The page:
This analysis contains lots of spoilers.
The Shape of Water won best picture at the Oscars last night. If you haven't seen it, you probably have at least heard about the fact that the plot includes a woman having sex with an aquatic creature. You might think that a film with such a scene has little to teach the church, but it actually is an incredibly convicting story for an American church that continues to grapple with racism and sexism.
The film directly asks this question: who is made in the image of God: a man or a monster? This seems like a gimme question that seminarians would love to see on a systematic theology test. In the fairy-tale world of Guillermo del Toro’s movie, the answer is still obvious, but it’s not the answer we might expect.
The questioning is started by Richard Strickland, who by all accounts should be the hero of this movie. He’s a red-blooded American male starring in a Cold War espionage film. Who else could the hero be?
Strickland certainly believes he is the hero. He has helped to capture an Amazonian aquatic creature and is continuing to provide security now that the creature has been brought to a top-secret lab in Baltimore. The scientists hope to conduct research on the creature that will help America gain scientific dominance over the Russians. Strickland hopes to successfully complete his task so he can be promoted out of Baltimore.
A Man Made in God’s Image
Strickland has no doubt that he is superior to other people and that he is infinitely superior to the creature. He tells the janitors charged with tidying the lab, Elisa and Delilah, not to go near the creature’s tank, saying, “You may think, ‘That thing looks human.’ Stands on two legs, right? But we’re created in the Lord’s image. You don’t think that’s what the Lord looks like, do you?”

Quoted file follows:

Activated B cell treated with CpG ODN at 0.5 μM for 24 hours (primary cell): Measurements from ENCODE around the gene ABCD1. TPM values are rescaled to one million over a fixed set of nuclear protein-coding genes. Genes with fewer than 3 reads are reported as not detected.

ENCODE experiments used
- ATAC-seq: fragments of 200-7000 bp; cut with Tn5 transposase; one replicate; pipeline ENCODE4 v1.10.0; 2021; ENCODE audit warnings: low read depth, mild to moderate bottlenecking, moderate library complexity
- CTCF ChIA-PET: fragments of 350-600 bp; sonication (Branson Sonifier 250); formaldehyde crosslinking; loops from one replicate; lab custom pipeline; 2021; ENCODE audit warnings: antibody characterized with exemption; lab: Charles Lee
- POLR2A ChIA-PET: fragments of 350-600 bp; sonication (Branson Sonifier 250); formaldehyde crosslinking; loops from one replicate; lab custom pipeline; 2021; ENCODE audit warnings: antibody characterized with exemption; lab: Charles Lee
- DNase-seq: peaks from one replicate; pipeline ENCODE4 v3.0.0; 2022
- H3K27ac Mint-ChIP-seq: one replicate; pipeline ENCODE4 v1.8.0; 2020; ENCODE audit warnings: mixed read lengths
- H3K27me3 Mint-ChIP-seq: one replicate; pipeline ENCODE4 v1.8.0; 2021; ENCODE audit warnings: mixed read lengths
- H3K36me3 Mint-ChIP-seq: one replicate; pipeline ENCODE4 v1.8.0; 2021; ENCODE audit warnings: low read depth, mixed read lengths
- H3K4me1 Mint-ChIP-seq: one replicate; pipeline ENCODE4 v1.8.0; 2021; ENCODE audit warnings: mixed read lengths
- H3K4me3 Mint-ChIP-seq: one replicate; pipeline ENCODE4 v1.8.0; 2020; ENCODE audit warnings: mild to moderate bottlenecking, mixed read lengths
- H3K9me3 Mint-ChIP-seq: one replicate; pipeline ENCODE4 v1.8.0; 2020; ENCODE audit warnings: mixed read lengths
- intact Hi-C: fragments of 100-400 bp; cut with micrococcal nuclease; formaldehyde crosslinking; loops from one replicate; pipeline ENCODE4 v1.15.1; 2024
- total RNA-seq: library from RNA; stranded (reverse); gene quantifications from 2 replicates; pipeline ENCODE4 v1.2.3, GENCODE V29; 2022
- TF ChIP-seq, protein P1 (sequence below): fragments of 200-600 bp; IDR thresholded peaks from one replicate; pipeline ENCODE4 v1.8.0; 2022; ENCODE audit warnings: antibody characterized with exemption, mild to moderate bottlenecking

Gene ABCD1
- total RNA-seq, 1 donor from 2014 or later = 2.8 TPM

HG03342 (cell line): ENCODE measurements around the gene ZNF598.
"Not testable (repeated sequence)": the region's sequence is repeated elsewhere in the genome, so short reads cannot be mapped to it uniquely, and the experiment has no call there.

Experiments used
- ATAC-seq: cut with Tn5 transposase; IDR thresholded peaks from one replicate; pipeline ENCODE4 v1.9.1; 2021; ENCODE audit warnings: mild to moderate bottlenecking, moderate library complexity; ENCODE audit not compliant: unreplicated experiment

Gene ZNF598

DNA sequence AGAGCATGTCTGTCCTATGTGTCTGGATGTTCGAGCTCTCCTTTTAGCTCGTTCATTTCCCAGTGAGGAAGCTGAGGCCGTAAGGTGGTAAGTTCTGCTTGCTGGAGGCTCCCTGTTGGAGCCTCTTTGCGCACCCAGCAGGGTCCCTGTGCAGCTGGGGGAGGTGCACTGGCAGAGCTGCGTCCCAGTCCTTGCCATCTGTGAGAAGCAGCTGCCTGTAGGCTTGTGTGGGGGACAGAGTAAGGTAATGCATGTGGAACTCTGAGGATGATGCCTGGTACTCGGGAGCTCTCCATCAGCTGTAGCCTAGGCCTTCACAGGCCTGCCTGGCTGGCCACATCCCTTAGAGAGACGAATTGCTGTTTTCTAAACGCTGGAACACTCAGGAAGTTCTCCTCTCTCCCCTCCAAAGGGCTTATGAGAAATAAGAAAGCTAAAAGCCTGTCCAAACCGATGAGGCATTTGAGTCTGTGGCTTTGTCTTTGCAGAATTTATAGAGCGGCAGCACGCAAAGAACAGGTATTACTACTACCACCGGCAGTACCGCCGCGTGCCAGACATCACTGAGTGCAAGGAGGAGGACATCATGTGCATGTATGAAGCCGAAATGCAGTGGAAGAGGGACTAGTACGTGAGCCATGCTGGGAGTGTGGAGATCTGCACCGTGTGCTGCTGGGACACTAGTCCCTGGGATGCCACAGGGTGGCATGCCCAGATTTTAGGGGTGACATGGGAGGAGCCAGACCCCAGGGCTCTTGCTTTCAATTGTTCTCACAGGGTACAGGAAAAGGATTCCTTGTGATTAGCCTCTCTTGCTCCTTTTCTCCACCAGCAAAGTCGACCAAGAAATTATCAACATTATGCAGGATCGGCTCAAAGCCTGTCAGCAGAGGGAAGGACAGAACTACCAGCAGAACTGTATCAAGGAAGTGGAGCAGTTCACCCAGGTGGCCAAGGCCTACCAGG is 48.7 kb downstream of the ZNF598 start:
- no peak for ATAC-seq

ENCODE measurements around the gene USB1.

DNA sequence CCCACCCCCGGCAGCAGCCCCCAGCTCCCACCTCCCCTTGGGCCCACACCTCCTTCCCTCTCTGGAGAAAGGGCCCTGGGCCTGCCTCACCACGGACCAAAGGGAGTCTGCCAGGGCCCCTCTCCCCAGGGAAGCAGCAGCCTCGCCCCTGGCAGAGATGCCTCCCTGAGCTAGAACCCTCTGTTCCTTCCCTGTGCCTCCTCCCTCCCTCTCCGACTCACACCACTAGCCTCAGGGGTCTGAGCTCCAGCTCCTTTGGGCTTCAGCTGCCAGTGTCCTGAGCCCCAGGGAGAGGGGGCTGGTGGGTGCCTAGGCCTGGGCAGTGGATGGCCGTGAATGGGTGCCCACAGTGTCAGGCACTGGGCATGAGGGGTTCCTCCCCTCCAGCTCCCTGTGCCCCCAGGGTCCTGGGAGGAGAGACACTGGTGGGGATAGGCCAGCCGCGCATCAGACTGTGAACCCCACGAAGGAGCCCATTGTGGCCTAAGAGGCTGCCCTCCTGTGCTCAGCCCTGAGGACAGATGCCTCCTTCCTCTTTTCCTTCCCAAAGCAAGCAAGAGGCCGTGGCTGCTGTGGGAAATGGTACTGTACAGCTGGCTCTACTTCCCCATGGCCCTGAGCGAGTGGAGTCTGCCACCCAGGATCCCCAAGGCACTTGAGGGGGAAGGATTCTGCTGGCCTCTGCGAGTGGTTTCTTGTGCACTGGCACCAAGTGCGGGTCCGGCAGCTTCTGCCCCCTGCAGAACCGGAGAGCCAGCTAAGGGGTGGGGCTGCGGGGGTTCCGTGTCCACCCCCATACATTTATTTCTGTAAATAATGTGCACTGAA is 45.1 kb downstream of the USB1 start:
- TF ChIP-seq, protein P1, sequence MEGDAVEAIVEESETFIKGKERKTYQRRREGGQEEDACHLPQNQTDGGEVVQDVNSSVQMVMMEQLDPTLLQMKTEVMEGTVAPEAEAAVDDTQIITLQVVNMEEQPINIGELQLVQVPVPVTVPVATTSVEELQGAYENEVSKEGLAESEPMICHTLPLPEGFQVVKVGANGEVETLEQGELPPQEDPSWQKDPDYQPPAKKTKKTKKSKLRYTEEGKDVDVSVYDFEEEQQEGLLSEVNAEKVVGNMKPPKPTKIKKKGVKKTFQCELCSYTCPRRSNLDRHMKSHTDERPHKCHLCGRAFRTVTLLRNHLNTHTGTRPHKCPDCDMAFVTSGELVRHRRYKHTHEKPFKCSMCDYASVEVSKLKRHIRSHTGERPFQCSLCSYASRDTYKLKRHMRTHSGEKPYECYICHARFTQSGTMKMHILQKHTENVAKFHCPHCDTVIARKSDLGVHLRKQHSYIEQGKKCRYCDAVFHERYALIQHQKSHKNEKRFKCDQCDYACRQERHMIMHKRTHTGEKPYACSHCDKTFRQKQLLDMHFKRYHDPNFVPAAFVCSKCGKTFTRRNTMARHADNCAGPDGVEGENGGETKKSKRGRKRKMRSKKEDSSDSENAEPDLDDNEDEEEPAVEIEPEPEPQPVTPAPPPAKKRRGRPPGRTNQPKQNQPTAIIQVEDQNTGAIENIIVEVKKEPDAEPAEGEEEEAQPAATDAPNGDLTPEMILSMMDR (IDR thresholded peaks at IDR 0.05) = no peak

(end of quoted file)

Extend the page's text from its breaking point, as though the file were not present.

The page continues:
He follows up, saying that God looks like us—humans. He says, “God looks like me” then, to Delilah, a black woman, “and you.” And then, after a slight pause: “Maybe a little more like me.”
But Strickland does not act like a person created in the image of God. He cruelly abuses the creature. He is callous toward his wife. He sexually harasses Elisa, the mute janitor, and threatens to rape her, specifically preying on her vulnerabilities. He is sickeningly violent to other people (so violent that I can’t tell you what he actually did, because I didn’t watch those parts of the movie). He is outrageously and grossly entitled for the entirety of the film.
A Monster Who Acts Likes God’s Image
The creature, the supposed monster, is another story altogether. Strickland informs the other scientists, with shocked disbelief, that the creature was worshiped as a god by the Amazonians. This idea is patently ridiculous to him, but as the moral character of the creature is revealed throughout the film, it isn’t so farfetched.